Tuesday, June 22, 2010

#3 Green Update

Here are a few recent pictures of the new extension on #3. The extension is doing rather well considering the weather and temperatures. This past week we applied another heavy amount of sand and have been lowering the mowing heights. In a past posting, I said that we could have the green open in the middle of June. Well sometimes the weather does not cooperate and puts the progress of opening the green off for another few weeks. Now that we have consistent good growing weather predicted for the next week we should be able to open the green in two to three weeks.

Tuesday, June 1, 2010


One our biggest goals this season concerning the golf course is "consistency". We are still learning and will continue to learn how fine fescue actually behaves in a high arid environment. I know of only one other golf course that is in almost exactly in the same environment as we are and that is Ballyneal Golf Club in Holyoke, Colorado. I have spoken with the golf course superintendent a few times and he has experienced the same challenges that we have. After discussing our similar situations, the conclusion is that fine fescue behaves much differently than if we were located in a coastal environment such as Bandon Dunes Resort. No matter what particular climate we are in, it is my job to make the necessary adjustments in order to provide high quality turf conditions day in and day out.

This season we are doing a few practices a bit differently than the past few seasons. The number one priority in our efforts to consistency are green speeds, firmness and color. We have started our efforts in our fertility plan in which we have chosen to use a line of products from Floratine. The Floratine company has a long history of providing quality turfgrass when using their products and programs. The plan we have implemented since the beginning of May is to provide the turfgrass with all of the necessary nutrients. The amount of nutrients that are applied come from soil samples that have been taken to measure how much of each nutrient is required for optimum turfgrass health.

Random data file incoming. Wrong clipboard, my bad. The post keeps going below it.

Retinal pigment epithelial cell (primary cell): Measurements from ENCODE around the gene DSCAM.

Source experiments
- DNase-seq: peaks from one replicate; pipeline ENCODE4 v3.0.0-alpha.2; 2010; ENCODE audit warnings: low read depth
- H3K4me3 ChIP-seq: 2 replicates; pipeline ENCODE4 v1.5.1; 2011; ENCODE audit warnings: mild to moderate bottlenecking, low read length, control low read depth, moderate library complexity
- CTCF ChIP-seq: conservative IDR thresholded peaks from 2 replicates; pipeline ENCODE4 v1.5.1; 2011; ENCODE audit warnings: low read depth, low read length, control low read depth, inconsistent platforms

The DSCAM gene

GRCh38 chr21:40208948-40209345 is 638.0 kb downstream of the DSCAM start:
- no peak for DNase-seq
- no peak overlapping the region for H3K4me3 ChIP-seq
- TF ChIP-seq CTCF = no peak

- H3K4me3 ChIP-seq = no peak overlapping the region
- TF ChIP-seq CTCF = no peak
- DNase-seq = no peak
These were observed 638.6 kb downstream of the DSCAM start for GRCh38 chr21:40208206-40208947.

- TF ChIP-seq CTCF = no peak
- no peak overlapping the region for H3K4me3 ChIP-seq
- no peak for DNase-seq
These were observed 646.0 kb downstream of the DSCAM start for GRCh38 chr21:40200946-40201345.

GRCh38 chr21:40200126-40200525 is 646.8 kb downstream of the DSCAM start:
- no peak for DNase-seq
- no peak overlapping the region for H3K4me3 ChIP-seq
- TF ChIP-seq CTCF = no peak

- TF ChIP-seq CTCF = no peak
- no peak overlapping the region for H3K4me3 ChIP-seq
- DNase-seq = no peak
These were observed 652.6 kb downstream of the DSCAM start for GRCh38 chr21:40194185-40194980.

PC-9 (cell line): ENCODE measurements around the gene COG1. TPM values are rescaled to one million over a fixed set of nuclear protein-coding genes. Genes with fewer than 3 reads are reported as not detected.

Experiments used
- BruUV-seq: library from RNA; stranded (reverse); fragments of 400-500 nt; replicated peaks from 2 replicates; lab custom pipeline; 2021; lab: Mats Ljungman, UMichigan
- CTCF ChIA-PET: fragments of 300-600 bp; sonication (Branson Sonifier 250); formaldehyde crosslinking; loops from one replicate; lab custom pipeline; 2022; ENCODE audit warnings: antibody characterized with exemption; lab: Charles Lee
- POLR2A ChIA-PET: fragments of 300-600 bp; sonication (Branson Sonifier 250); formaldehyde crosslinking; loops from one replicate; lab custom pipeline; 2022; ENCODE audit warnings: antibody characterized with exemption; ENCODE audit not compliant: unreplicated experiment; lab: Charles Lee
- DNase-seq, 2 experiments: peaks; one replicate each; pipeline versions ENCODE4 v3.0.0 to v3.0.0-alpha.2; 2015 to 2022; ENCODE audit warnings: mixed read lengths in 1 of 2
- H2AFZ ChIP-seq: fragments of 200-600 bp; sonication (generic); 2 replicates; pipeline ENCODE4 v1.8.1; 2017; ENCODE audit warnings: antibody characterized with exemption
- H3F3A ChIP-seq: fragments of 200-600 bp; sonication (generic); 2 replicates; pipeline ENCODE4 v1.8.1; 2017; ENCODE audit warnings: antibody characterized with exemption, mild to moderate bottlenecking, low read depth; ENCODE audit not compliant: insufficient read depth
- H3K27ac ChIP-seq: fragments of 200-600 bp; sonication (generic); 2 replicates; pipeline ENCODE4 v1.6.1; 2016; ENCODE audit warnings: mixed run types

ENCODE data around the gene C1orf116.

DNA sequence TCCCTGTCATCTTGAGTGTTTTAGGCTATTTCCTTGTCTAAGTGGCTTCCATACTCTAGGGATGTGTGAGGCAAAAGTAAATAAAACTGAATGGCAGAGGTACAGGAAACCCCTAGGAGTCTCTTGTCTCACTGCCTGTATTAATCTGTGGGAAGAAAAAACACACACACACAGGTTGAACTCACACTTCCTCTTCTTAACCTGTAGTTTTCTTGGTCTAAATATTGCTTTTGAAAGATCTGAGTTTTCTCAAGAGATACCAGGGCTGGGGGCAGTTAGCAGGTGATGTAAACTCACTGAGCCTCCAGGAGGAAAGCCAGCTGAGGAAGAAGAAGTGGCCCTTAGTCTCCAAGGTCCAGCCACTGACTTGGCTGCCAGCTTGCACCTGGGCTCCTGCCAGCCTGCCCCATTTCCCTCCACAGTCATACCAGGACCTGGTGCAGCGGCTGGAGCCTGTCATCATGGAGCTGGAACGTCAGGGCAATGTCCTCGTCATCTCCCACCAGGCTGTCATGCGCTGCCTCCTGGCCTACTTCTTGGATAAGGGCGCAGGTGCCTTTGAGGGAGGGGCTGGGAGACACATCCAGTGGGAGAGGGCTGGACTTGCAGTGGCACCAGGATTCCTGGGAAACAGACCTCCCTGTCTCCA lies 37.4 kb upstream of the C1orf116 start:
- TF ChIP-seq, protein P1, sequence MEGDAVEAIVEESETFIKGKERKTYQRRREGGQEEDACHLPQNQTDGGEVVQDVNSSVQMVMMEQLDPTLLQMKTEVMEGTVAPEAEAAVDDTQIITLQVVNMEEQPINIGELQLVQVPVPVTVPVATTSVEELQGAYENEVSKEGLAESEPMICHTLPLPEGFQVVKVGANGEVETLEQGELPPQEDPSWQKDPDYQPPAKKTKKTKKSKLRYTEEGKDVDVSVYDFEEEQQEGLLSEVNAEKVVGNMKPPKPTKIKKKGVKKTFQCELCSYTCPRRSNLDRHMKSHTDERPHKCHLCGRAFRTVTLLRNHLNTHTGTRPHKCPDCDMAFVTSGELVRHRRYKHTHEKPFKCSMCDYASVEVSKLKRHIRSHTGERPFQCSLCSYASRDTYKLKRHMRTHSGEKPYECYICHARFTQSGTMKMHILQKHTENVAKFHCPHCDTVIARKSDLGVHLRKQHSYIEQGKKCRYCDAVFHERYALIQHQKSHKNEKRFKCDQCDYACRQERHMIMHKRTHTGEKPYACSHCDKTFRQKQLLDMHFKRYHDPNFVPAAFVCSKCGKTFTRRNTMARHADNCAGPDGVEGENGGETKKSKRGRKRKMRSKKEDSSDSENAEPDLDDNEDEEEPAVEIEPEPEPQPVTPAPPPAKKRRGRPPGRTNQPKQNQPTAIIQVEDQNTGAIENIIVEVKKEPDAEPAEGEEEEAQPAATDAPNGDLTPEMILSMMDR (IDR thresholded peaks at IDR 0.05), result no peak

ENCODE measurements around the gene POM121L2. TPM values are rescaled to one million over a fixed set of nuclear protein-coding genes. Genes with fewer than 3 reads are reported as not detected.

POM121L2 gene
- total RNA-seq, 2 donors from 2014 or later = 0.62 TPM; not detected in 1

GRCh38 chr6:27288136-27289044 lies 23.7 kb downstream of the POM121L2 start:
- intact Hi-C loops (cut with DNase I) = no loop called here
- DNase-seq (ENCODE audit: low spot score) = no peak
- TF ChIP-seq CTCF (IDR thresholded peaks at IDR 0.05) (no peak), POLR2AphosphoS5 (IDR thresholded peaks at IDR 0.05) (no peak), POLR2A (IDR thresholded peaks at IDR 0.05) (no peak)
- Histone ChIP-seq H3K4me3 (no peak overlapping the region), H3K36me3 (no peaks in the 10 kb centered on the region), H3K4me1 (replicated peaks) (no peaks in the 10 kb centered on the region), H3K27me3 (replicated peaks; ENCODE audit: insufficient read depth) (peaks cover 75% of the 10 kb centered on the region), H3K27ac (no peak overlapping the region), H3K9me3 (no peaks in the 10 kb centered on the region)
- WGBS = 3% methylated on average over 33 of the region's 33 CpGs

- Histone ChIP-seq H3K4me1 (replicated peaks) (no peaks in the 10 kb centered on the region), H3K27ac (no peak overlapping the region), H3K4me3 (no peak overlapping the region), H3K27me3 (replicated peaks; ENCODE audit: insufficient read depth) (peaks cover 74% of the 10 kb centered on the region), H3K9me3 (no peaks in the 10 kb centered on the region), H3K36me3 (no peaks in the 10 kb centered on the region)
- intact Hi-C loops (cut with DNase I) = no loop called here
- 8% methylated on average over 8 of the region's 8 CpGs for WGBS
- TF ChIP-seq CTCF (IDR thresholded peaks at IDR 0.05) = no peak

We all know that nitrogen is the key component however in our case a very small amount of nitrogen is applied. The plan is based on giving the fine fescue all of the required nutrients minus nitrogen in order to create a health plant. The idea is to provide the necessary nutrients for healthy fine fescue from the bottom up. The bottom up idea is that the soil would provide the nutrients once the values have been met to the plant rather than us through spray applications. We will see how this plan works out when the weather becomes more suitable for plant growth. Along with our fertility plan we have added a growth regulator product to our plan to help control the top growth of the fine fescue so that putting speed and quality is consistent from morning to evening. Coupled with the decrease in top growth, the plant will grow more laterally thus increasing the density of the canopy. We are on application number one in a four month period and already I can see a difference.

The firmness of our greens will naturally become softer as they age. As more organic matter builds up in the greens they become softer. In our efforts to keeping the greens firm, we will rely on topdressing and water management. The addition of small amounts of sand through topdressing will continue to dilute the organic matter thus create a continuous soil profile as well as firmness of the greens. Our water management strategy will be to do more deep and infrequent irrigation cycles so that the surfaces of the greens remain "dry" thus firmer. So as we continue to topdress, irrigate and fertilize the greens, all of these components are key to creating the consistency in our green speeds.